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Akron city leaders and activists push for police civilian review board, disagree on how it should become law

Activists and city officials are both interested in the independent review board, the disagreement is about how it should be passed into law.

AKRON, Ohio — The city of Akron is taking a step toward transparency. Mayor Dan Horrigan's office is proposing a police civilian review board that would allow citizens and police outsiders to hold officers accountable

A five-page document reveals the city of Akron's plan to increase police accountability with a civilian review board, including releasing camera footage within seven days of a deadly force incident and releasing all the footage no later than 30 days after.

The proposal was created following recommendations from a task force made up of citizens from across the community.

"We'd gotten that report in the end of February, beginning of March and have been looking at a lot of models across the state and really across the country," Horrigan told 3News on Tuesday.

Horrigan says he'd like to see it up and running by November of 2023, realizing not everyone is on board. However, he says Akron Police Chief Steve Mylett has been supportive.

"Listen, there's a number of opinions out there, some supportive, some not. We've taken a significant amount of input from the community over the last year, year and a half, probably two years. And these are not new, they're across the country," Horrigan said.

A civilian review board would take police conduct issues outside of the department and have a separate board analyze behavior and discipline.

There are many different models out there and Horrigan says they've been looking at Cleveland, Cincinnati and Columbus' versions.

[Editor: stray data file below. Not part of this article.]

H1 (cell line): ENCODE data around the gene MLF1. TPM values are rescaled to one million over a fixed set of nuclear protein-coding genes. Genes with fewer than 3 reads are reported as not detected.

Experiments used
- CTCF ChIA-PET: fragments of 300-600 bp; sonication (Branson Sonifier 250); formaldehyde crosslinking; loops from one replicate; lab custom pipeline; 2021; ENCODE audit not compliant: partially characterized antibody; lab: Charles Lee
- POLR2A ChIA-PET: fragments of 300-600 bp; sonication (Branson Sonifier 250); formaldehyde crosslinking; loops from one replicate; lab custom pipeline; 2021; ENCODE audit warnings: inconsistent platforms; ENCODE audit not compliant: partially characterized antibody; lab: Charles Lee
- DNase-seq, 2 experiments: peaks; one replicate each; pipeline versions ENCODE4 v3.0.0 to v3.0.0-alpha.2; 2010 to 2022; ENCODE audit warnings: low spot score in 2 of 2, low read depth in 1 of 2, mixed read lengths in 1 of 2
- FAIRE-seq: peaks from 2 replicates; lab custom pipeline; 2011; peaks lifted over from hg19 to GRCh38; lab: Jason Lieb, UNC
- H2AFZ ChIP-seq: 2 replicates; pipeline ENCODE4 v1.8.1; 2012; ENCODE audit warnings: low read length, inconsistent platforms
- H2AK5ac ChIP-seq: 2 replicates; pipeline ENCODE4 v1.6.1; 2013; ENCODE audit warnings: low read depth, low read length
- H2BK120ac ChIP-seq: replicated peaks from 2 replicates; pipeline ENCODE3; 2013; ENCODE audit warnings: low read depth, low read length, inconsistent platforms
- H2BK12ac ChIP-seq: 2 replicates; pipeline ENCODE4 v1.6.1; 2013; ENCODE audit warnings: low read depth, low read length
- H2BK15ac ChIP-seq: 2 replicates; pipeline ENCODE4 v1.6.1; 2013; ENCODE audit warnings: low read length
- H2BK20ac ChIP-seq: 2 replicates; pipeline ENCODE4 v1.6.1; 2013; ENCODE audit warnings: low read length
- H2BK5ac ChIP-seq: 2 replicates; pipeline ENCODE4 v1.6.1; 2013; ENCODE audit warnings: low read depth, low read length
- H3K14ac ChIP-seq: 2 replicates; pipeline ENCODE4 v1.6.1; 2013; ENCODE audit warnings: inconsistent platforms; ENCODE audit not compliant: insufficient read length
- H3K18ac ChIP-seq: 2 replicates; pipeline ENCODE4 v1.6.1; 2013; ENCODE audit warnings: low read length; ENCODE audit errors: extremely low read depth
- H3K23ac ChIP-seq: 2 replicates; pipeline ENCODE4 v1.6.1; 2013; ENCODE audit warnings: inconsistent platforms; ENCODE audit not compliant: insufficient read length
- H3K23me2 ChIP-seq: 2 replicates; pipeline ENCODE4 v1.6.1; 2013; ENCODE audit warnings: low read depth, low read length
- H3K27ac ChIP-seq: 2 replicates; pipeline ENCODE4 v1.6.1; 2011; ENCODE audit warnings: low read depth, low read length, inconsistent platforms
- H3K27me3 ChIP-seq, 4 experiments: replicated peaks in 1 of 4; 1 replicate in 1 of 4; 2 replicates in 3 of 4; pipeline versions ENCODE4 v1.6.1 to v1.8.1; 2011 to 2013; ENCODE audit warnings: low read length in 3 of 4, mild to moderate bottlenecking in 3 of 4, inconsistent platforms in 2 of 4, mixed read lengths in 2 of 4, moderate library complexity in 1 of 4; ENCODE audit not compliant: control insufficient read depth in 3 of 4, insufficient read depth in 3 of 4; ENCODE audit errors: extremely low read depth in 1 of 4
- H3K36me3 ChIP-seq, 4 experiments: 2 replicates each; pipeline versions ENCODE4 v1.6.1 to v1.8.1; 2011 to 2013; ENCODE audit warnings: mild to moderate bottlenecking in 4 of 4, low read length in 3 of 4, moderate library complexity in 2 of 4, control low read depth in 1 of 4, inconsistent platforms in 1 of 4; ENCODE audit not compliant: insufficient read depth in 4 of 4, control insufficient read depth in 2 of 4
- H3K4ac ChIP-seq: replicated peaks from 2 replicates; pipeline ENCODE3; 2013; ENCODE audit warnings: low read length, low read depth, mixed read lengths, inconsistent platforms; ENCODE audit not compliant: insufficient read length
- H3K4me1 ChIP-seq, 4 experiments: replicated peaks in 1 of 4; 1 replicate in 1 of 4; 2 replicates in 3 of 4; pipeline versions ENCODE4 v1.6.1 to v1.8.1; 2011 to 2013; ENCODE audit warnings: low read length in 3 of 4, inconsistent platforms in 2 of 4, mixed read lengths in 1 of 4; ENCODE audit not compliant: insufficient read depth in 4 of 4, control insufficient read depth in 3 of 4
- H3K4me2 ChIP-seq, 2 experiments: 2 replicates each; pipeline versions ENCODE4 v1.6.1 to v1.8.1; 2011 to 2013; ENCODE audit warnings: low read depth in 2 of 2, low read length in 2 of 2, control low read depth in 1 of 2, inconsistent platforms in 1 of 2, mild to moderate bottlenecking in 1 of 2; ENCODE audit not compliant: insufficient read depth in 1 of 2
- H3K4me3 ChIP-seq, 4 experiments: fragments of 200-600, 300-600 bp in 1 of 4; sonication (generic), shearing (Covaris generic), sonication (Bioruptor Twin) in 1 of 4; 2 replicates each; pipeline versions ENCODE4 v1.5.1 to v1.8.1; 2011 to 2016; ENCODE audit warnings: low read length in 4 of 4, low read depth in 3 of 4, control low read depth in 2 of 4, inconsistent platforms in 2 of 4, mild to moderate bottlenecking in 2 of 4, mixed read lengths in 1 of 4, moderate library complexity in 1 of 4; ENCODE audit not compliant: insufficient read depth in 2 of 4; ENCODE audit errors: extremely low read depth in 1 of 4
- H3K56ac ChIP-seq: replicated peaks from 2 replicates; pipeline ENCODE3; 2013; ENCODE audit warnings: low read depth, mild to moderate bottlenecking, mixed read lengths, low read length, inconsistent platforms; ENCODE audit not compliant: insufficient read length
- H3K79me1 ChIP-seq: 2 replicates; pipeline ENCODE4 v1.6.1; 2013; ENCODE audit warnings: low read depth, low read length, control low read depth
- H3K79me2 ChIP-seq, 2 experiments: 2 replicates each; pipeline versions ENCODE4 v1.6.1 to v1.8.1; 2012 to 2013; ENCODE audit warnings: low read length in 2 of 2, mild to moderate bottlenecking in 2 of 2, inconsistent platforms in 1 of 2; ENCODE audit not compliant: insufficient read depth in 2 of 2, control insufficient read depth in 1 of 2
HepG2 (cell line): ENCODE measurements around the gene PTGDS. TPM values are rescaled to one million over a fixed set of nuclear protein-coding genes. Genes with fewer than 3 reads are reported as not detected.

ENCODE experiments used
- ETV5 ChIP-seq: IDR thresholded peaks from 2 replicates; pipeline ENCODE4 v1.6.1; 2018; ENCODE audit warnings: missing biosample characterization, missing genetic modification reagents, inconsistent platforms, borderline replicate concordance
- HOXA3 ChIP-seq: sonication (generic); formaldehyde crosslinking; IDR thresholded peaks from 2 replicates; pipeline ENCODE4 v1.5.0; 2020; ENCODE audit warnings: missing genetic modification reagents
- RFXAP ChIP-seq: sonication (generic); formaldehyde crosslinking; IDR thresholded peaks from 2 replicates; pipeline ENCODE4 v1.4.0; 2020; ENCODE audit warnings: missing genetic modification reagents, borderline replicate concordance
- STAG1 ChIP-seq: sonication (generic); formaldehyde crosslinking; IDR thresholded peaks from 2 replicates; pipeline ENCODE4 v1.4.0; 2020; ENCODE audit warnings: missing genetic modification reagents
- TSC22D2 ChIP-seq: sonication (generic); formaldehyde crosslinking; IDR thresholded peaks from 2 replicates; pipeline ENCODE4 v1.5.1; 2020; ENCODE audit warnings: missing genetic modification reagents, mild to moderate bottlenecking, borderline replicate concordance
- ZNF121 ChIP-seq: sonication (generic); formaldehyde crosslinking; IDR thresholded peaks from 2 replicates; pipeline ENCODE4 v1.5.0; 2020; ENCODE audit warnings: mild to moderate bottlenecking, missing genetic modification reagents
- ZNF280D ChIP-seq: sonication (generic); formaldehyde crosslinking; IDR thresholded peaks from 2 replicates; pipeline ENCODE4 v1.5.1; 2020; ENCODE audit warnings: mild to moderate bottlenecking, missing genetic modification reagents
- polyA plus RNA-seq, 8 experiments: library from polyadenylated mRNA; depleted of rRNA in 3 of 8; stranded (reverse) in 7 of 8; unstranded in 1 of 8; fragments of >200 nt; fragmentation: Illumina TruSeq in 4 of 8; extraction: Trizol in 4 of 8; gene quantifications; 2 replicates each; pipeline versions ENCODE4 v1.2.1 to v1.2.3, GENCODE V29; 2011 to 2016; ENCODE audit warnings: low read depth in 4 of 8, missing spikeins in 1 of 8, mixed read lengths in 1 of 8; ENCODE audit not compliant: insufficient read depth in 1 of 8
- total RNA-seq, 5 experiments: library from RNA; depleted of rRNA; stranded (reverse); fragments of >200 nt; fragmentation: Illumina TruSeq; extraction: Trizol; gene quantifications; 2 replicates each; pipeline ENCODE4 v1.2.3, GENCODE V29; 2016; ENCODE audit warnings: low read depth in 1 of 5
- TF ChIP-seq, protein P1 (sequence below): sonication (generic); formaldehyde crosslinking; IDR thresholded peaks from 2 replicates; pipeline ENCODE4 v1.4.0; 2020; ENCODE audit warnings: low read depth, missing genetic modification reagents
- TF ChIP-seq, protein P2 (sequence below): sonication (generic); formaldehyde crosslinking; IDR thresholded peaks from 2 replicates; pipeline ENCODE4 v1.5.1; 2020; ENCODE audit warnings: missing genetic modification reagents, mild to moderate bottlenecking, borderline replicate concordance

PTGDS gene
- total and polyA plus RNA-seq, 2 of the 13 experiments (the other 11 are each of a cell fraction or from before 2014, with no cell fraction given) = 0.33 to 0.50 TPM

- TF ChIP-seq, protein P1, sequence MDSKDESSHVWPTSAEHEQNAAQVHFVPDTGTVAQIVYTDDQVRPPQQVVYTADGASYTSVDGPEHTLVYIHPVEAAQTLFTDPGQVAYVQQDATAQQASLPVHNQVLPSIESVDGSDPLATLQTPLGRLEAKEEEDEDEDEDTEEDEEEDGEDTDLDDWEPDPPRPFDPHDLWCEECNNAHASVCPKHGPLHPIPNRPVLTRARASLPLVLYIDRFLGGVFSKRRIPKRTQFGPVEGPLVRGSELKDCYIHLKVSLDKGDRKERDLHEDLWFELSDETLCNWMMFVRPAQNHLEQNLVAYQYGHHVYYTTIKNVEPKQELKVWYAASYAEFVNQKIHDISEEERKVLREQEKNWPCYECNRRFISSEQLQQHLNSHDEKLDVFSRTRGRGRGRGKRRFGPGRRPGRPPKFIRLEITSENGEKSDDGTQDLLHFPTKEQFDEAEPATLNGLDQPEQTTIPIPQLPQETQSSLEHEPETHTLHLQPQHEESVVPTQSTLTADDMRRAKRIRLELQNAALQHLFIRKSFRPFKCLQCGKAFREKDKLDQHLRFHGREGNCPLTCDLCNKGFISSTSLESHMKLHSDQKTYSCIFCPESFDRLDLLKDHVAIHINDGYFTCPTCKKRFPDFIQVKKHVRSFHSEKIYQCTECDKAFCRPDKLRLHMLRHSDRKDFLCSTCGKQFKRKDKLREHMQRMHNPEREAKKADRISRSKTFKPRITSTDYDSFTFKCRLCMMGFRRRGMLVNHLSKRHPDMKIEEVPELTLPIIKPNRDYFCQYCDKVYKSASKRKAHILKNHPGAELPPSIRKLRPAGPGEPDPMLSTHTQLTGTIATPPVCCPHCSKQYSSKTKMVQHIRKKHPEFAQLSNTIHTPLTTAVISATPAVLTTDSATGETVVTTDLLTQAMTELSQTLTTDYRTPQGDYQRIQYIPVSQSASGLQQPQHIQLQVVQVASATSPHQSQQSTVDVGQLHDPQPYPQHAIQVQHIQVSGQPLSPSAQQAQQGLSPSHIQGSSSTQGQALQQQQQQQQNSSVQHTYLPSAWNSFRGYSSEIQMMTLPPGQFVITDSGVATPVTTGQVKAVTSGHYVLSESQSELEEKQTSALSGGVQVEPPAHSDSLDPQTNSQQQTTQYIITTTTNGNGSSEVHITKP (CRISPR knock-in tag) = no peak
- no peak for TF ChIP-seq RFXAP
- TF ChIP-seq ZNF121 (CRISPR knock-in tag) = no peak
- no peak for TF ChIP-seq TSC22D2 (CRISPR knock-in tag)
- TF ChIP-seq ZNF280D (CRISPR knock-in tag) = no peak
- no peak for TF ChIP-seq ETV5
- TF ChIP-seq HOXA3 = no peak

Activist and Freedom Bloc leader, Reverend Ray Greene Jr., says having the proposal approved by council doesn't take it far enough.

"My first problem with the proposal is it's not a charter amendment," Green Jr. said. He adds that the board needs to be done correctly and believes that it should come down to a vote of the people, not just council.

"We need a charter amendment that makes sure no matter who's the mayor, no matter who's the city council, it's written in law, in our city's constitution," Greene Jr. said.

Horrigan says he's open to a measure establishing a civilian review board going before voters, but only after it's approved by council. He added that the version he's proposing doesn't cause issues with the city's collective bargaining agreement with the police union.

Greene Jr. says that agreement with the police union shouldn't take precedent.

"The charter trumps any collective bargaining agreement, period. The charter is the law of the city, so if we have to go back and re-negotiate the FOP (police union) contract, so be it," Greene Jr. said.

A civilian review board proposal going before Akron City Council isn't a hypothetical at this point. It is scheduled to be reviewed by council at their next meeting on September 12th. 

You can read the proposal below:

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